February 17, 2010

Flying While Fat*

* one girl's take on the idiocy of American air travel.  Fuck that.  The idiocy of AMERICANS.  Period.

By now we all know what happened to director Kevin Smith.  I watched it unfold live on twitter, as I follow both @southwestair and @thatkevinsmith.

And I feel for him.  As a fat chick who takes her chances every time I fly, I feel every ounce of the humiliation he was put through.  He paid for a seat.  He should get a seat.

Why do they kick off the "fatties" but not the smelly drunks, sick people, or SEAT KICKING BRATS?  I'd argue that any of the above pose more of a "security risk" than your average oversize person who would really rather melt in to the corner, not touch you, and just ignore you for the rest of the flight.

Maybe it's because our society sees fat as something reprehensible, the outward manifestation of a lifetime of bad choices.

In reality, nothing could be farther from the truth.  Most overweight people are just trying to be normal, in fact they're PROBABLY trying a lot HARDER than the rest of you.  A combination of bad genes, bad luck, and the occasional bad choice makes me look like a tub of lard, and is not discernible on you. 

And yet I used to be afraid to eat in public.  That if I went out for ice cream with my husband everyone would think "Mr. and Mrs. Jack Sprat".  That people were automatically looking at me and thinking "lazy idiot" and "pig", which those of you who know me well know couldn't be farther from the truth.  I work out more than most people (at least up until the holidays, when I kind of fell off the wagon),  I rarely even eat three meals. A part of which,  I know, is my hang up about fat people eating too much.  I don't snack.  I don't eat dessert except on special occasions and rarely outside my own home or my workplace. Ironically, the fact that I eat very little probably is more dangerous for me than eating too much.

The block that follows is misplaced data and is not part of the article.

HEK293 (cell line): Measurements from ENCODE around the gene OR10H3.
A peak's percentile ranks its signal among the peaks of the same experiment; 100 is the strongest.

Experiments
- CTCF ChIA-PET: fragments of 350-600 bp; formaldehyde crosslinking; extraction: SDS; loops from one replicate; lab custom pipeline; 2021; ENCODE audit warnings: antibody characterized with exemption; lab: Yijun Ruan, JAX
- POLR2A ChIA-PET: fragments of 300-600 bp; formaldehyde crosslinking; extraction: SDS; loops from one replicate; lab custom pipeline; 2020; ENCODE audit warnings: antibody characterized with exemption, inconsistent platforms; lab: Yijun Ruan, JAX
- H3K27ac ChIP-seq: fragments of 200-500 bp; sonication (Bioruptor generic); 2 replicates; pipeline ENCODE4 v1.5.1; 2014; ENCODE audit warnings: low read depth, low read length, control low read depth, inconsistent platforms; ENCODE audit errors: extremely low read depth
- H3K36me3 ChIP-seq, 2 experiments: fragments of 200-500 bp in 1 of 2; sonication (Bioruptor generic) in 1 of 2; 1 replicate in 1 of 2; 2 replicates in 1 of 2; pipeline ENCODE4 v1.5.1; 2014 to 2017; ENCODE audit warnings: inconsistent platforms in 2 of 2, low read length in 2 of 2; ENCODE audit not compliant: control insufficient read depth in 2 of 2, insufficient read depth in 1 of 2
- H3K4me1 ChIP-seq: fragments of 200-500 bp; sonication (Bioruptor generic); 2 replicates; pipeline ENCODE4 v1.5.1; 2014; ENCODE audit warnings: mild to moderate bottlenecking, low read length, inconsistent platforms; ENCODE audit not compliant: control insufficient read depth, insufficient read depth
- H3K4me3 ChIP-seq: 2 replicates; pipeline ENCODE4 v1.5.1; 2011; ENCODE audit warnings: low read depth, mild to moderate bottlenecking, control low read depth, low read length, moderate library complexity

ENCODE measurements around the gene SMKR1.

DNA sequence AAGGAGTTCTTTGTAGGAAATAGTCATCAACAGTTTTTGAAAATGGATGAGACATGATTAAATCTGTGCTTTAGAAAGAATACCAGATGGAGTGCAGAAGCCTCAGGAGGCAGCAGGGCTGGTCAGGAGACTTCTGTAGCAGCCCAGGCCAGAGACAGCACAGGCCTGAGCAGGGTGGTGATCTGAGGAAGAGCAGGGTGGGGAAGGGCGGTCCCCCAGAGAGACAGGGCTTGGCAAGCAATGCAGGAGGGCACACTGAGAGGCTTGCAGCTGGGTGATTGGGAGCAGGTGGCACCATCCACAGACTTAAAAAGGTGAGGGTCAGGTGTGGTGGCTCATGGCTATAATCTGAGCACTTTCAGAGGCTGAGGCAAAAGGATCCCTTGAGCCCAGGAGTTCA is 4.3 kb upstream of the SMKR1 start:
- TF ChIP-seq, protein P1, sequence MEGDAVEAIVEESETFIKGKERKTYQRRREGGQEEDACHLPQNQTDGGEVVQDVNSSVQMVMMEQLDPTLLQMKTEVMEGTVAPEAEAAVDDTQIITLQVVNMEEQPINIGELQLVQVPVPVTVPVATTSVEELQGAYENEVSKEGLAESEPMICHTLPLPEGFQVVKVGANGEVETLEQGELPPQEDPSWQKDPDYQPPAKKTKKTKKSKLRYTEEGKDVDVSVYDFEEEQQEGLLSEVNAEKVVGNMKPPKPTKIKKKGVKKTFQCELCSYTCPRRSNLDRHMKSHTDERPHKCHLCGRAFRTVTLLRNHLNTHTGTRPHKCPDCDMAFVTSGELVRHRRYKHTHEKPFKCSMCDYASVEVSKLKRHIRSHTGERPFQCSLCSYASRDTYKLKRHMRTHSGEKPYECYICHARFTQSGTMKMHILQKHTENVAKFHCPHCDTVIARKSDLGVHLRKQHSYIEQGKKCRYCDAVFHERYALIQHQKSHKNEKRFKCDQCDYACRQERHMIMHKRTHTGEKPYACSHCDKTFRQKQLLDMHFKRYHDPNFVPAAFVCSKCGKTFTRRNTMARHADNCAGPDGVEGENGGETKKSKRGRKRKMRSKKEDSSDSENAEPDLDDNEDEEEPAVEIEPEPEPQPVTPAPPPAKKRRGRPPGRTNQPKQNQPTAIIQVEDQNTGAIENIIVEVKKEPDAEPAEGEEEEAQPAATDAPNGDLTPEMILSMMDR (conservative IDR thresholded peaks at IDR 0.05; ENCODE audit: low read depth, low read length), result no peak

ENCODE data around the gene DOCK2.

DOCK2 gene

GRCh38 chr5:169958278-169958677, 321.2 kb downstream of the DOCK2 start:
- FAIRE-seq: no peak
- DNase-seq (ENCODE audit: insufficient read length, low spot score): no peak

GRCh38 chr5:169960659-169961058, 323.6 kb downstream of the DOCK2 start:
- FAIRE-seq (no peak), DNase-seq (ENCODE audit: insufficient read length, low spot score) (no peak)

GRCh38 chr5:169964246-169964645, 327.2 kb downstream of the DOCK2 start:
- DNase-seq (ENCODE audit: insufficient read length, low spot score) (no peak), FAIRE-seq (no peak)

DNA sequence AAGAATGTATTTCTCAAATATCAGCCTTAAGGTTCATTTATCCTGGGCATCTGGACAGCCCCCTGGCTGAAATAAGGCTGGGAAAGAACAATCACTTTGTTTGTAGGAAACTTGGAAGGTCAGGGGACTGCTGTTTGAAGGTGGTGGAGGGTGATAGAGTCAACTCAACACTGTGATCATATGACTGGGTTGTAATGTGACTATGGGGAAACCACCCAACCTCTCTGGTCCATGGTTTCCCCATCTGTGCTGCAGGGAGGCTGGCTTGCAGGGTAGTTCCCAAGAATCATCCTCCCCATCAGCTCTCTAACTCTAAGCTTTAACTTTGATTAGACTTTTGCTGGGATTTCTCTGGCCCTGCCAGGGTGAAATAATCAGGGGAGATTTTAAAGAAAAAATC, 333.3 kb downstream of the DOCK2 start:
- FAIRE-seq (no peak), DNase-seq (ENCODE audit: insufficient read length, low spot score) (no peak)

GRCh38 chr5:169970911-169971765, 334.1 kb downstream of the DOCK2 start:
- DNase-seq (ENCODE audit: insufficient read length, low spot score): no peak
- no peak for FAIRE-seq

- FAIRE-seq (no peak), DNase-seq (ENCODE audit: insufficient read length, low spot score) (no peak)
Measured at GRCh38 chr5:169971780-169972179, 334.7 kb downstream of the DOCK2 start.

And of course fat must = stupid, since what smart person would choose to treat their body so badly or live with the daily humiliation, right?  Wrong. Like I said, it's a train wreck of bad genes and bad luck for a lot of people.    Some people do eat 3 fast food combo meals at a time**. Neither of which invalidates the PhD in Neurobiology hanging on my wall.
**one person I know who can do this regularly is my husband (who is 6'0, 165 pounds), so it's not like pigging out even computes.

But getting back to Kevin Smith.  The humiliation of even the possibility of being considered "too fat to fly" rankles.  It's one of the reasons I don't jump on a lot of airplanes.  It's why I have a number of flying strategies.  First, I always choose a window seat so I can bury myself against the window, away from other passengers.  I board early so I don't have to walk in front of anyone, I make sure the armrest is completely down at all times, and I carry my own spare seatbelt extender for those just-in-case flights.

Having flown on a variety of planes I can tell you this much: the belt sizes vary from plane to plane, and even from side to side on the SAME PLANE.  I have gotten off one plane where I had several inches to spare on the belt, only to board a connection and need the extender. Ridiculous.  And shameful.  I often wonder if I would have been kicked off any of those flights for even ASKING for an extender, if I didn't have my own. Once I get seated, I breathe a sigh of relief.